<youpi> Assertion `diff != 0' failed in file "vm/vm_map.c", line 1002
<youpi> c'est dans rbtree_insert()
<youpi> vm_map_enter (vm/vm_map.c:1002).
<youpi> vm_map (vm/vm_user.c:373).
<youpi> syscall_vm_map (kern/ipc_mig.c:657).
<youpi> erf j'ai tué mon débuggueur, je ne peux pas inspecter plus
<youpi> le peu qui me reste c'est qu'apparemment target_map == 1, size ==
  0, mask == 0
<youpi> anywhere = 1
<braunr> youpi: ça signifie sûrement que des adresses overlappent
<braunr> je rejetterai un coup d'oeil sur le code demain
<braunr> (si ça se trouve c'est un bug rare de la vm, le genre qui fait
  crasher le noyau)
<braunr> (enfin jveux dire, qui faisait crasher le noyau de façon très
  obscure avant le patch rbtree)

IRC, freenode, #hurd, 2012-07-15

<bddebian> I get errors in vm_map.c whenever I try to "mount" a CD
<bddebian> Hmm, this time it rebooted the machine
<bddebian> braunr: The translator set this time and the machine reboots
  before I can get the full message about vm_map, but here is some of the
  crap I get:
<braunr> oh
<braunr> nice
<braunr> that may be the bug youpi saw with my redblack tree patch
<braunr> bddebian: assert(diff != 0); ?
<bddebian> Aye
<braunr> good
<braunr> it means we're trying to insert a vm_map_entry at a region in a
  map which is already occupied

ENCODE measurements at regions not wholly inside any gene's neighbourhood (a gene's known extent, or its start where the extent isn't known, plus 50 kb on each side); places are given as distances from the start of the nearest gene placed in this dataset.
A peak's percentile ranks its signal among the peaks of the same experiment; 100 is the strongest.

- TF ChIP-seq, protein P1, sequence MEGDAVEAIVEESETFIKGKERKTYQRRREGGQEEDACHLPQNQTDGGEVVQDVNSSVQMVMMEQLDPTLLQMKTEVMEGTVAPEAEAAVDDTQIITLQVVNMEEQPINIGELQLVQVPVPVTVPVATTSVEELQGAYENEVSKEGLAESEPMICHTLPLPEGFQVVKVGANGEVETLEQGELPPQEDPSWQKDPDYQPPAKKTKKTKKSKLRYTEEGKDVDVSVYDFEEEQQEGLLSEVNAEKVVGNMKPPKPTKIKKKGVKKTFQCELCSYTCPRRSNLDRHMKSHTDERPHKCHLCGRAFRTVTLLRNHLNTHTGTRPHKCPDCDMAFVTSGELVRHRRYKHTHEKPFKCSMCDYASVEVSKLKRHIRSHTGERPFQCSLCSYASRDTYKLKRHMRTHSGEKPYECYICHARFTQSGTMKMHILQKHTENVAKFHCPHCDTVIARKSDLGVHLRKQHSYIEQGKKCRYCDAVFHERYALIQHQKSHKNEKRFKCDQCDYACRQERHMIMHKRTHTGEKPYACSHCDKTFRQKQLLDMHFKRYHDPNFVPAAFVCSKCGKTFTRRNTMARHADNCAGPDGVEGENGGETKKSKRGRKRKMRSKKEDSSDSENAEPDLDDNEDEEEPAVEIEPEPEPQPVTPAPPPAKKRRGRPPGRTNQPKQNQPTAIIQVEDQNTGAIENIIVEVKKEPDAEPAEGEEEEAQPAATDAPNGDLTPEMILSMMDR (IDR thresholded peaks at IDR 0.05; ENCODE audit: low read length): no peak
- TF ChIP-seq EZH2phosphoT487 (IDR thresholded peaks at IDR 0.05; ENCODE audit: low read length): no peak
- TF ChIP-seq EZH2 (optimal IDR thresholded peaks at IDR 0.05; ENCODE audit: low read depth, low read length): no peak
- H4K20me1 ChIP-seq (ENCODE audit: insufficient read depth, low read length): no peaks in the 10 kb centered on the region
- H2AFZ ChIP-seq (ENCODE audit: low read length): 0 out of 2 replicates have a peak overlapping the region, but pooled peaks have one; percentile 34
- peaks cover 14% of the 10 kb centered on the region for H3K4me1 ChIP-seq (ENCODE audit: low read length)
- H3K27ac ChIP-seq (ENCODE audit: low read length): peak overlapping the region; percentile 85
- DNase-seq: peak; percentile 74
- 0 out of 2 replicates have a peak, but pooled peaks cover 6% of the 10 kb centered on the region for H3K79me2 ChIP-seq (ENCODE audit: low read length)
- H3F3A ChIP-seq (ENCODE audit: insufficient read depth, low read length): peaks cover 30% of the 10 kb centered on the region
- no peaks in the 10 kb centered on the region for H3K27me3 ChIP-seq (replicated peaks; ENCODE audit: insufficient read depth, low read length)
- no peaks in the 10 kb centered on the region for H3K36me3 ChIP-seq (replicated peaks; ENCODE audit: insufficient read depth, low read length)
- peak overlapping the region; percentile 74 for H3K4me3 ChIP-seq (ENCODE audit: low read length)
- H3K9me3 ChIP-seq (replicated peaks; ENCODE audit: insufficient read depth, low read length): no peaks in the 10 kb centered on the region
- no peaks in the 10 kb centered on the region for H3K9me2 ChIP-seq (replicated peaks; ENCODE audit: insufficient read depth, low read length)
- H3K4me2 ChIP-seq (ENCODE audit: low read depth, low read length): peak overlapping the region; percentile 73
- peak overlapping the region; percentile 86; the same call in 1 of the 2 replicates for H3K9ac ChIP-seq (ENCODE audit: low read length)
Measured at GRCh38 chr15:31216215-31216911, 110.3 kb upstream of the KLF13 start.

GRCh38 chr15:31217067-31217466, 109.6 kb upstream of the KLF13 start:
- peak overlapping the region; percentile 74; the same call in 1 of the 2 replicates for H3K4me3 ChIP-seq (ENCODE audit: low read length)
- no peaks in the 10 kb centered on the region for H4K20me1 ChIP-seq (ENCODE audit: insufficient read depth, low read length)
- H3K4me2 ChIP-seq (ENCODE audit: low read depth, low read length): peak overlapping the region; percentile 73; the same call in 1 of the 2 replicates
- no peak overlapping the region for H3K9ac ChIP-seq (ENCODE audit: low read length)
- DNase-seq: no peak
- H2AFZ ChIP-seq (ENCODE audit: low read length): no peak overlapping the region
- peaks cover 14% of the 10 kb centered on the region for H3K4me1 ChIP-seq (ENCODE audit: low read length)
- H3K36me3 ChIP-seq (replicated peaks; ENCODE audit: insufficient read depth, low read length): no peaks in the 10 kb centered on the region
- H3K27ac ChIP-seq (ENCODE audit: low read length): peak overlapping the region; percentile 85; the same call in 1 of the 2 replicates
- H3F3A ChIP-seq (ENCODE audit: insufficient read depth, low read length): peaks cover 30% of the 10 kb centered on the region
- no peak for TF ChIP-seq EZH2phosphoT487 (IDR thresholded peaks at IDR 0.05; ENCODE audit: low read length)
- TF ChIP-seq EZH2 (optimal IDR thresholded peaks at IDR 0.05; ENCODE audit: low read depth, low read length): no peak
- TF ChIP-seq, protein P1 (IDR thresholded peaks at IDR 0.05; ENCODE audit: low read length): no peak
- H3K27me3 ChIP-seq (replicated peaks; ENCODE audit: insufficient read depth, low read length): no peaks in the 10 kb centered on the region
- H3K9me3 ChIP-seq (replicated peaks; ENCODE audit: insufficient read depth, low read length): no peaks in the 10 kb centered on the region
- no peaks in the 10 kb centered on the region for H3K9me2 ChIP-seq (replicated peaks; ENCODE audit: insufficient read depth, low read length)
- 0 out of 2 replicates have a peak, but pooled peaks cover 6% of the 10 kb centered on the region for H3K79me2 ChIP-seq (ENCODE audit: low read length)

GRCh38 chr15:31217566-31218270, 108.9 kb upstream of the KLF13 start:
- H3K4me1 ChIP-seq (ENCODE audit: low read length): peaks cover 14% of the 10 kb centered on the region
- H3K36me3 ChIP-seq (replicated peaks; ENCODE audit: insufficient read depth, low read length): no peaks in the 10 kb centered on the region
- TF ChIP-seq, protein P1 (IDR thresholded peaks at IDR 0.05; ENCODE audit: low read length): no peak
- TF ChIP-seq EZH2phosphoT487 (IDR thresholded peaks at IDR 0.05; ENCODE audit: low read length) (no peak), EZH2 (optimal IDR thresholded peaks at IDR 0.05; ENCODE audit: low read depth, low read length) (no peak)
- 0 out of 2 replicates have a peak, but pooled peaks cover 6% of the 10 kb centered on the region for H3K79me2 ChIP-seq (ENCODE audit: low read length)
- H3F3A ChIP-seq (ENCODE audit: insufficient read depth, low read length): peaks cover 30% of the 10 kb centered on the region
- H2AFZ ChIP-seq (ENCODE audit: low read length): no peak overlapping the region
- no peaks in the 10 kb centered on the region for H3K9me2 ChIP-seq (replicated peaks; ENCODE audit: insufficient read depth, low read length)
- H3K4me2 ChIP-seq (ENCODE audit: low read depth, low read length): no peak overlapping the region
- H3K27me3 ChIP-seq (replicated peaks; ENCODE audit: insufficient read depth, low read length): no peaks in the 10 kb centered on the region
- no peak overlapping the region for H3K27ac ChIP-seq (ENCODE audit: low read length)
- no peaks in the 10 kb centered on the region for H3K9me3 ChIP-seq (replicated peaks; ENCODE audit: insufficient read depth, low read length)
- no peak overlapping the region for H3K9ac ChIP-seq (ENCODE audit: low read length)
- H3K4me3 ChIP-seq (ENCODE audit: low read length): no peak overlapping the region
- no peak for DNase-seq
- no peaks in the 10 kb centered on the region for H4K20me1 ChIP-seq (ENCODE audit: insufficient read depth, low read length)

<bddebian> Oh
<braunr> and unlike the previous code, the tree actually checks that
<braunr> it has to
<braunr> so you just simply use the iso9660fs translator and it crashes ?
<bddebian> Well it used to on just trying to set the translator.  This time
  I was able to set the translator but as soon as I cd to the mount point I
  get all that crap
<braunr> that's very good
<braunr> more test cases to fix the vm

IRC, freenode, #hurd, 2012-11-01

<youpi> braunr: Assertion `diff != 0' failed in file "vm/vm_map.c", line
<youpi> that's in rbtree_insert
<braunr> youpi: the problem isn't the tree, it's the map entries
<braunr> some must overlap
<braunr> if you can inspect that, it would be helpful
<youpi> I have a kdb there
<youpi> it's within a port_name_to_task system call
<braunr> this assertion basically means there already is an item in the
  tree where the new item is supposed to be inserted
<youpi> this port_name_to_task presence in the stack is odd
<braunr> it's in vm_map_enter
<youpi> there's a vm_map just after that (and the assembly trap code
<youpi> I know
<youpi> I'm wondering about the caller
<braunr> do you have a way to inspect the inserted map entry ?
<youpi> I'm actually wondering whether I have the right kernel in gdb
<braunr> oh
<youpi> better
<youpi> with the right kernel :)
<youpi> 0x80039acf (syscall_vm_map)
<youpi> size == 0 seems odd to me